I have had a quick review of your documentation (1)and frankly there appear to be some serious deficiencies. You state reasonable fairly that the accepted EPA figures are 15mg/m3. (2) Alas that is the annual figure. So 24 hours a day, 365 days a week that is an acceptable figure, you however omit to mention is that the 24 hour acceptable level is 35mg/m3, only recently reduced from 65mg/m3. In your example of the casino, are you saying customers at a casino sit on their chairs 24 hours a day, 365 days of the year? How did this omission come about?

Also, expecially if assume that tending to infinite exposure to PM2.5, tending to zero time gives you the starting off point, a curve that is heavily, inversely logarithmic would strongly suggest that the figures for 12, 6, 4 and 1 hour would be well in excess of 90, 300, 600, and 2000 respectively. So there is every probabilty that 15 hours or less in that casino would be perfectly safe at your quoted 75mg/m3 level.

Let us consider just one from Gori and Mantel.

Methylchloride 0.88 0.30 1,170

To get to a level of PM2.5 at the threshold level of 35mg for a 24 hour level you would need to be exposed to 116.67 smokers. And let me remind you, the person would have to be there for 24 hours.

You said that "They (smoker's rights groups) quote pseudo-scientific arguments." I guess you are just continuing the history of cheap ad hominens that we have come to expect from pharmaceutical funded, tax free pressure groups.

In conclusion I think Prof Repace has added nothing to the debate except the ability to sail very close to the wind on scientific matters and the .

http://www.bmj.com/content/326/7398/1057/reply

Tuesday, January 25, 2011 at 12:45 | Unregistered CommenterDave Atherton

It seems to me that it's only ever a question of who they believe and what side they are on. Everything else they ignore.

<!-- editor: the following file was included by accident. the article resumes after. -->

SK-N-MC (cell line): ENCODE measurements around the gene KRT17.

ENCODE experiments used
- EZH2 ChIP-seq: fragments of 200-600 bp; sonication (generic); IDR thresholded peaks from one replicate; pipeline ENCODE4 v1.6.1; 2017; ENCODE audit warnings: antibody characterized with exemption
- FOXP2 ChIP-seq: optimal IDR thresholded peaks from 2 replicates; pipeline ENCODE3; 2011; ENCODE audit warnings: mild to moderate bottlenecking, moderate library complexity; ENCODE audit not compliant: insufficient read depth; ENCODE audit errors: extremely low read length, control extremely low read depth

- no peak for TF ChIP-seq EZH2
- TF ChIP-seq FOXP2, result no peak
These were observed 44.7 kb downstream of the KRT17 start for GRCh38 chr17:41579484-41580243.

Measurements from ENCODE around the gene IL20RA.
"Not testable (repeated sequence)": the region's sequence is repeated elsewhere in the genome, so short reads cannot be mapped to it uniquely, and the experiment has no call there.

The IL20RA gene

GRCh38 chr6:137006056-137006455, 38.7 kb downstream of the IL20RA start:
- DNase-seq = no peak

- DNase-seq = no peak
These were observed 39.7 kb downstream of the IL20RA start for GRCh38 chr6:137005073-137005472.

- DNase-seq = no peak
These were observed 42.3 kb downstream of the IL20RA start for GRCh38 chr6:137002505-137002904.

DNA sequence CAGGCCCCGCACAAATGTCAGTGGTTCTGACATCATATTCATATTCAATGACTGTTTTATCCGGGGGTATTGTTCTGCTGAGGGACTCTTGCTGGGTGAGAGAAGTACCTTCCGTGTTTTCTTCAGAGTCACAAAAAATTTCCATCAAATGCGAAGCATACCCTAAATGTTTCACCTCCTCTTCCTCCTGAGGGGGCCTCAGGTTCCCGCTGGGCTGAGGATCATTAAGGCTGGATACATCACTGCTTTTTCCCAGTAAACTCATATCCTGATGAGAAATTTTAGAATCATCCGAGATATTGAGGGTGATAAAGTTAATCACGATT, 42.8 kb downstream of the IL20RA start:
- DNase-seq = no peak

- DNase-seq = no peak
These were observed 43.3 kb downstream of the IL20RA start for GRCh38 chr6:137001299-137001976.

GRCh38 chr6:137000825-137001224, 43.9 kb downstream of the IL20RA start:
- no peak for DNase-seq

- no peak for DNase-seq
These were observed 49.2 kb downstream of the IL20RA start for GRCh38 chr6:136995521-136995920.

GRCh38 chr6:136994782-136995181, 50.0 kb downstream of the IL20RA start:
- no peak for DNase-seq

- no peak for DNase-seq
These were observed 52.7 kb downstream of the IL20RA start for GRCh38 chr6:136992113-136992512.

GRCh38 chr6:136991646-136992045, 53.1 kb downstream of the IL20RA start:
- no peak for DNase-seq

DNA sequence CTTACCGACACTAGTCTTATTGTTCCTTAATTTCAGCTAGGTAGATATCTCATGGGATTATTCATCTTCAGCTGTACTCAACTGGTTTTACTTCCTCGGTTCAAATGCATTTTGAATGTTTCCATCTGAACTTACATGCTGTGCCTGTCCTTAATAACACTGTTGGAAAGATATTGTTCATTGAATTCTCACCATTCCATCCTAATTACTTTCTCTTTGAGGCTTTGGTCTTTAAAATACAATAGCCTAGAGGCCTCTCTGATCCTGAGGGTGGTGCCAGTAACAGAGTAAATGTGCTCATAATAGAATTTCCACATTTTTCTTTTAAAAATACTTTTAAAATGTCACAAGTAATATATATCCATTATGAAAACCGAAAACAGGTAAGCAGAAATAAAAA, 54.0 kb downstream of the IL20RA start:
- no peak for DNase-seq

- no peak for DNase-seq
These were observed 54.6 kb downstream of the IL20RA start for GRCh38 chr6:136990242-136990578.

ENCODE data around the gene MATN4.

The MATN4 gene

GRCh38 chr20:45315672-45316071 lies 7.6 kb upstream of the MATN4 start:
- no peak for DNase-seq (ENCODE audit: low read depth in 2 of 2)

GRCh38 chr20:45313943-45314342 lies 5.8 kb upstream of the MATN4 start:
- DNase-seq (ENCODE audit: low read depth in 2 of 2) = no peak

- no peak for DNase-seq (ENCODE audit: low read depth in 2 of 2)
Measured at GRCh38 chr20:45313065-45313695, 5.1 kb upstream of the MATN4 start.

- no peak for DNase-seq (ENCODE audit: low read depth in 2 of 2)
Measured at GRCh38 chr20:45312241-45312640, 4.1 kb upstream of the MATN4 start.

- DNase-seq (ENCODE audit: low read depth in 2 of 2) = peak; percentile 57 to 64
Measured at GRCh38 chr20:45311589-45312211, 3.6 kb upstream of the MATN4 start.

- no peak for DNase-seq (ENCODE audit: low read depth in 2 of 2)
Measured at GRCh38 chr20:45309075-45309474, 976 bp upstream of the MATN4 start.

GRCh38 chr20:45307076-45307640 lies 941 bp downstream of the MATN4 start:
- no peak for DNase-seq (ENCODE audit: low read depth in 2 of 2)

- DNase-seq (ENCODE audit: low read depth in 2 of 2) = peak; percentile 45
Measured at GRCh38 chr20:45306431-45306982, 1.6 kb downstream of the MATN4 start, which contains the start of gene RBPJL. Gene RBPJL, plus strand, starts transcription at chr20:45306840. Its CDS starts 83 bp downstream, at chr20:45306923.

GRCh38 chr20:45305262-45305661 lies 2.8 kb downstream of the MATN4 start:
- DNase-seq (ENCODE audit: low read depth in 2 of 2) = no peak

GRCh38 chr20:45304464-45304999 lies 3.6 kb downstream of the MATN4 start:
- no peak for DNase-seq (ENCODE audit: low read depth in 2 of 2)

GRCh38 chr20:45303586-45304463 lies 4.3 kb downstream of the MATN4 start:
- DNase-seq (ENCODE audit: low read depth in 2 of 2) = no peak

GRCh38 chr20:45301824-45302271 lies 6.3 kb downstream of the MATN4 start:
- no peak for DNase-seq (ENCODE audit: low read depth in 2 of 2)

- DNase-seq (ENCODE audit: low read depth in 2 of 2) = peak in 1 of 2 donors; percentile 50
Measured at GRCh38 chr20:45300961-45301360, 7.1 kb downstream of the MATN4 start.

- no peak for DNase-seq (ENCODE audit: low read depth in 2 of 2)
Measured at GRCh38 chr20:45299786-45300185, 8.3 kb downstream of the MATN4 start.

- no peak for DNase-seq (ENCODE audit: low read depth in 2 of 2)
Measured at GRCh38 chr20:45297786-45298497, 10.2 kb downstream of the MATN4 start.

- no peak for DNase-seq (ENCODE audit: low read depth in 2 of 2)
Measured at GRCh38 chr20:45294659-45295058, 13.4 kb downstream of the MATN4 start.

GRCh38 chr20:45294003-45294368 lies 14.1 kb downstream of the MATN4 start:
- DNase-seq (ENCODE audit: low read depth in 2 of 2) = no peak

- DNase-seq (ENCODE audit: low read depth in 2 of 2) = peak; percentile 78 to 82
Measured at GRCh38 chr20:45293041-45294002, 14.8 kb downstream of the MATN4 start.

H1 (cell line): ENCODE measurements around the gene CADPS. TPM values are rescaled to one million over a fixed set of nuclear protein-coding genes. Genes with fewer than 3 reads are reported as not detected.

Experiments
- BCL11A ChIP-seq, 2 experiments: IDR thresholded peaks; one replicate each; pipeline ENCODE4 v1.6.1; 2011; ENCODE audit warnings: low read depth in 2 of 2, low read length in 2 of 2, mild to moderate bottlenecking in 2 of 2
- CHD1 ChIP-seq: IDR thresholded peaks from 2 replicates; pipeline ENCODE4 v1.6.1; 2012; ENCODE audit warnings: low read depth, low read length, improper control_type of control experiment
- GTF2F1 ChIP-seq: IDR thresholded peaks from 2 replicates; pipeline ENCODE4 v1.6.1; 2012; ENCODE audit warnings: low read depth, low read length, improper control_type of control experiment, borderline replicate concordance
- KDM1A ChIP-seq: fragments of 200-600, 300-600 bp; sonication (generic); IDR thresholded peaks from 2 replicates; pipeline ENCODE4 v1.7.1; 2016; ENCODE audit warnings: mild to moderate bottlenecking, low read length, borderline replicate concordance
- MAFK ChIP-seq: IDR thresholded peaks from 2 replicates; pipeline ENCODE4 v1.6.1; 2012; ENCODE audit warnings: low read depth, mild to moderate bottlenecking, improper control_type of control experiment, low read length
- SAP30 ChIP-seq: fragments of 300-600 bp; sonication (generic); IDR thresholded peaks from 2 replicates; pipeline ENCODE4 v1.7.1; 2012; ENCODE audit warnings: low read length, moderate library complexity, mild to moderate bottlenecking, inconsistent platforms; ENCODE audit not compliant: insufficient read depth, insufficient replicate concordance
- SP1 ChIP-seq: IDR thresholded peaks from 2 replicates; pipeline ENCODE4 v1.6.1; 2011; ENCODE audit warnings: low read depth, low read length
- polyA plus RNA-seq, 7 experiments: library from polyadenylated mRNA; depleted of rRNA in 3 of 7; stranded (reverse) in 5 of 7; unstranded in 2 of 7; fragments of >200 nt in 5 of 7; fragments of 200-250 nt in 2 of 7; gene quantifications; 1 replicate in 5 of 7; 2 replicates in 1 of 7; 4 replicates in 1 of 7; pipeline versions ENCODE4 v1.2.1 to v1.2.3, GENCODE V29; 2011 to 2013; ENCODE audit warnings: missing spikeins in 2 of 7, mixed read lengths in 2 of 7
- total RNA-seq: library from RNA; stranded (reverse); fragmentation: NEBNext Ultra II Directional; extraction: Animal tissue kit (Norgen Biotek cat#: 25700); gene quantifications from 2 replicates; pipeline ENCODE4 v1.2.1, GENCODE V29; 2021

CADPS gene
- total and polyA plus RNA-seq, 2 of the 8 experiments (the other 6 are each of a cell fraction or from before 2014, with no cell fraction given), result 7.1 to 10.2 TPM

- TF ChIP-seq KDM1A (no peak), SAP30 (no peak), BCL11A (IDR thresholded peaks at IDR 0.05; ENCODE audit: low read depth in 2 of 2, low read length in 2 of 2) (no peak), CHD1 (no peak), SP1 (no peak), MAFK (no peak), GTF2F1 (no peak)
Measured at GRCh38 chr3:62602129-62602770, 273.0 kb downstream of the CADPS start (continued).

Tuesday, January 25, 2011 at 15:15 | Unregistered CommenterPat Nurse

Meh. As far as they're concerned, you ARE an expert.

Tuesday, January 25, 2011 at 18:55 | Unregistered CommenterRachel

It would make sense for you, Simon, to think that any opportunity to defend 'freedom-to-choose' is better than none. But, is it not true that there are occasions on which you are not given a fair hearing? In fact, is it not true that there are occasions upon which you are a mere punchbag (for lack of a better description)?

In the circumstances that you describe, you were obviously set up as the fall guy. I did not hear the discussion, so I do not know what transpired, but, if as you say your opinions were not accepted because you were not a 'medical expert', then the competence of the 'medical experts' could have been called to account as regards the PHYSICS of smoke dissipating in the air. Just a thought.

I do not know what your 'superiors' expect of you, but if they had any sense, then they would understand that you might have to comment in a very simple way. That is, you may have to say, "My comment is that SHS is a fraud, pure and simple. One does not have to be a Doctor to see this. It is pure propaganda. And that is my comment. Do not say that I refused to comment." Just say it and put the phone down. Even better, would be to say, "This matter is so silly that I refuse to get involved, and that is my comment".

Hard, init?

Wednesday, January 26, 2011 at 2:03 | Unregistered CommenterJunican